Keep Sensitive Data Out Of Source Control

development

Using source control tools, such as Git or Mercurial, is a good idea for projects of any size; however, some developers using these tools may overlook the importance of hiding sensitive information from their repository. This is especially important if the repository is public.

I recently had to take this into consideration when starting this website so I spent some time exploring my options. There are a few Django settings that I knew should be hidden: the project's secret key and the database connection information.

Two solutions are to use a settings file that is not tracked in source control or to use environment variables. There are possibly better solutions but these are two good options. I decided to use a settings file but I'll outline both approaches.

Using A Settings File

Create a file at /etc/your_project_name/settings.ini. The contents of the file will look something like:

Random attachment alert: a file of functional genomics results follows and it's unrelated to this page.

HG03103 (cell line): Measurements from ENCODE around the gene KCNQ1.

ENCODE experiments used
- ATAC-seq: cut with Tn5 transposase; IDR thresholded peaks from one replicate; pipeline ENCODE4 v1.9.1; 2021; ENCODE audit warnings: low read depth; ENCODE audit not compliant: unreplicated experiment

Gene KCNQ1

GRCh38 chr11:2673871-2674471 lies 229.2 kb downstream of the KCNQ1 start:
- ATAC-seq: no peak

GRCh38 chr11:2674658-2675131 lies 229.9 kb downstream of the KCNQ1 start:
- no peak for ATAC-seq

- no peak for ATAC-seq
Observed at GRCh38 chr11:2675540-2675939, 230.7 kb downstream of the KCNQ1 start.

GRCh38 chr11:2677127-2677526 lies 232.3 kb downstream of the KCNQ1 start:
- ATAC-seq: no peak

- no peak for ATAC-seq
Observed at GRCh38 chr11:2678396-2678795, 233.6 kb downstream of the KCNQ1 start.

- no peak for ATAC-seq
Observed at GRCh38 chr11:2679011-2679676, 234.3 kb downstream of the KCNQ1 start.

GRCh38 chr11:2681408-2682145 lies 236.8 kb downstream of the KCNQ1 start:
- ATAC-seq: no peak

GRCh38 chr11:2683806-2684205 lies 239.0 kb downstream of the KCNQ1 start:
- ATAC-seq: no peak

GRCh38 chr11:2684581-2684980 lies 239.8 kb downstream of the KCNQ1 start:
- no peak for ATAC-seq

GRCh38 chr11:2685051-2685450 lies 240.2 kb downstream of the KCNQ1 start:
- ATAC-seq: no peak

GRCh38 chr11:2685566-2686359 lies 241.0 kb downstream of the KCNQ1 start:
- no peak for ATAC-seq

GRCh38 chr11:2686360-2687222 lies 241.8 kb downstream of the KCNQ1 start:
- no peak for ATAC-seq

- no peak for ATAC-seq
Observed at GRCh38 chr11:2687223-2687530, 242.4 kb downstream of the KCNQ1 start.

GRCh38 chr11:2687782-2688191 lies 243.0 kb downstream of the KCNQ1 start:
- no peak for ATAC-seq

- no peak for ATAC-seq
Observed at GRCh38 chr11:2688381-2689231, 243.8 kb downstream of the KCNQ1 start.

[project]
SECRET_KEY: your_secret_key

[database]
DATABASE_ENGINE: your_database_engine
DATABASE_USER: your_database_user
DATABASE_PASSWORD: your_database_password
DATABASE_NAME: your_database_name

In the Django settings.py file include the following code to retrieve information from the newly created settings.ini file:

from configparser import RawConfigParser
config = RawConfigParser()
config.read('/etc/your_project_name/settings.ini')

SECRET_KEY = config.get('project', 'SECRET_KEY')

Using Environment Variables

Using environment variables is also a simple process. Set each environment variable by running the following command from a terminal:

export YOUR_SETTING_NAME=your_setting_value

More specifically, to set your project's secret key run the following command:

export SECRET_KEY=your_secret_key

In the Django settings.py file include the following code to retrieve information from the newly created environment variables:

import os

SECRET_KEY = os.environ['SECRET_KEY']

Note: This post was written using Ubuntu 14.04.

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